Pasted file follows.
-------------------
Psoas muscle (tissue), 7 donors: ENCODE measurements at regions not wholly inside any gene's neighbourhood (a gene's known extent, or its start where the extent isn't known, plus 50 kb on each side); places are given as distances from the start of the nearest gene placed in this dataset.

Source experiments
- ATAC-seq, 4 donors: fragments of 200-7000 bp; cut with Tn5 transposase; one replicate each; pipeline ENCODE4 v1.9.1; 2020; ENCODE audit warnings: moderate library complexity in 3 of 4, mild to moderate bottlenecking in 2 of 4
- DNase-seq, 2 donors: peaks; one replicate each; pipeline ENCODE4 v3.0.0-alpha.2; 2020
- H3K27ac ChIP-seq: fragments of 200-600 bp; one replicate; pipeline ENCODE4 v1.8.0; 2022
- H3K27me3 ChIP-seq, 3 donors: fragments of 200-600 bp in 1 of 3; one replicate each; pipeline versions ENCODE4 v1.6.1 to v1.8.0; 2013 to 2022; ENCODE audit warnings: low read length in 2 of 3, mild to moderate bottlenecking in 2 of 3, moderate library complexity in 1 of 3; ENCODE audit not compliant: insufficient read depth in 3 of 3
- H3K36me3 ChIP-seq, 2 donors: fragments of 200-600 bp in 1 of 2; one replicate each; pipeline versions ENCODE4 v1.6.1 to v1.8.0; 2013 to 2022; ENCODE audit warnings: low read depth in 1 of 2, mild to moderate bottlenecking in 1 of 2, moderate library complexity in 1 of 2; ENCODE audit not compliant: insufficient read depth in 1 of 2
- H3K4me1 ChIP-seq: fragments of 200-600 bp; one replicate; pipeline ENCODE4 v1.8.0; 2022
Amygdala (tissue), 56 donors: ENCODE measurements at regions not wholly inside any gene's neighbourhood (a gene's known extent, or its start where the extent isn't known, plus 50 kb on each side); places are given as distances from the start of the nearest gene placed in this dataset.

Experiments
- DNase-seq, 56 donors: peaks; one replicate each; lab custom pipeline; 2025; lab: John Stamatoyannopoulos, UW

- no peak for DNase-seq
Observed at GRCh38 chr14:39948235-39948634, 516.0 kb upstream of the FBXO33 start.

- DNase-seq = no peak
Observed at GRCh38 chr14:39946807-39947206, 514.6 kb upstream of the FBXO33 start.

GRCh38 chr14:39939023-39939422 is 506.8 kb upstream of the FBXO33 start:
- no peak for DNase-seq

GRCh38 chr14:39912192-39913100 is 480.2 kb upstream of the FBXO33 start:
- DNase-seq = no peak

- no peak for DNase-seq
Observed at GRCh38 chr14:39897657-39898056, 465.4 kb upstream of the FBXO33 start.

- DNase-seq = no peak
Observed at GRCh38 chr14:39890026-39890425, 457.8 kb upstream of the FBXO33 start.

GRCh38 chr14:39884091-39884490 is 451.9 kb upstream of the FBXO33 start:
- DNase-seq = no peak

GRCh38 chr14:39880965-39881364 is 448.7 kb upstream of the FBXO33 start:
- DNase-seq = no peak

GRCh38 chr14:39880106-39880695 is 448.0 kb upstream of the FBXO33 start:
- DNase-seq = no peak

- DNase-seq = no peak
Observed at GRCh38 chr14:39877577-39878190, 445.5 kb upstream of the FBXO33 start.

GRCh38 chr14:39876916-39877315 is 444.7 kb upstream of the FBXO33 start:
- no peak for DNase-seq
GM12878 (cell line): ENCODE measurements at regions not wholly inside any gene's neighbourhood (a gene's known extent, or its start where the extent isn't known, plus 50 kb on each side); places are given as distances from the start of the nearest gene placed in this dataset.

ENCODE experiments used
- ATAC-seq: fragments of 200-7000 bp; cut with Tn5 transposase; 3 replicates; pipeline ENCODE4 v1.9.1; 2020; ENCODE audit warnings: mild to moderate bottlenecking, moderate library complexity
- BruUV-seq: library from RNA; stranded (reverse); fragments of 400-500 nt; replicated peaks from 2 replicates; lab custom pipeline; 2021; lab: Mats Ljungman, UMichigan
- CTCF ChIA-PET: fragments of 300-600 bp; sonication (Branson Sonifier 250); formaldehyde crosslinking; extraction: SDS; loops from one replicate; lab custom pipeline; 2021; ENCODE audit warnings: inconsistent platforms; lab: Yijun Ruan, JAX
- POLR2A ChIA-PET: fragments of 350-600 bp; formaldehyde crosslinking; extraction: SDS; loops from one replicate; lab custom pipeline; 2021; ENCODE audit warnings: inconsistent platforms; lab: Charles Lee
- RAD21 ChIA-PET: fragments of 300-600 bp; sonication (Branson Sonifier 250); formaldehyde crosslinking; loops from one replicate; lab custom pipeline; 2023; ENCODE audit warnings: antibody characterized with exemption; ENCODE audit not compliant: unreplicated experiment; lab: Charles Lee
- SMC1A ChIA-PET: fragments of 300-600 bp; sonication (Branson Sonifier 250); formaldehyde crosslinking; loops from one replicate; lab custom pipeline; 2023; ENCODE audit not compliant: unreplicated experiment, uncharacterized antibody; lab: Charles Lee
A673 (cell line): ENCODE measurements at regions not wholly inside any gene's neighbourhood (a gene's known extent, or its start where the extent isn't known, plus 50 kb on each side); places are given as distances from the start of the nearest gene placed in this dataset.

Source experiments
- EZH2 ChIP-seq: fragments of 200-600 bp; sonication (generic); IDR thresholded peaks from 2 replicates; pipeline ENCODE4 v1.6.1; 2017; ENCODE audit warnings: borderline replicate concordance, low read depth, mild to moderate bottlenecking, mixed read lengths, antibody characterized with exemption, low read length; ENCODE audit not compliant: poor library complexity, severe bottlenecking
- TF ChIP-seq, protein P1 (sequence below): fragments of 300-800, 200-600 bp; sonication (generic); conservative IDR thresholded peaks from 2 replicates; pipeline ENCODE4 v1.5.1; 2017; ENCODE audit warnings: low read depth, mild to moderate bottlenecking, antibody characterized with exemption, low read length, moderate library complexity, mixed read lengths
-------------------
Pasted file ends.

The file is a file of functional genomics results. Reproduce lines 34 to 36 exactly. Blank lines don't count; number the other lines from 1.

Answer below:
GM12878 (cell line): ENCODE measurements at regions not wholly inside any gene's neighbourhood (a gene's known extent, or its start where the extent isn't known, plus 50 kb on each side); places are given as distances from the start of the nearest gene placed in this dataset.

ENCODE experiments used
- ATAC-seq: fragments of 200-7000 bp; cut with Tn5 transposase; 3 replicates; pipeline ENCODE4 v1.9.1; 2020; ENCODE audit warnings: mild to moderate bottlenecking, moderate library complexity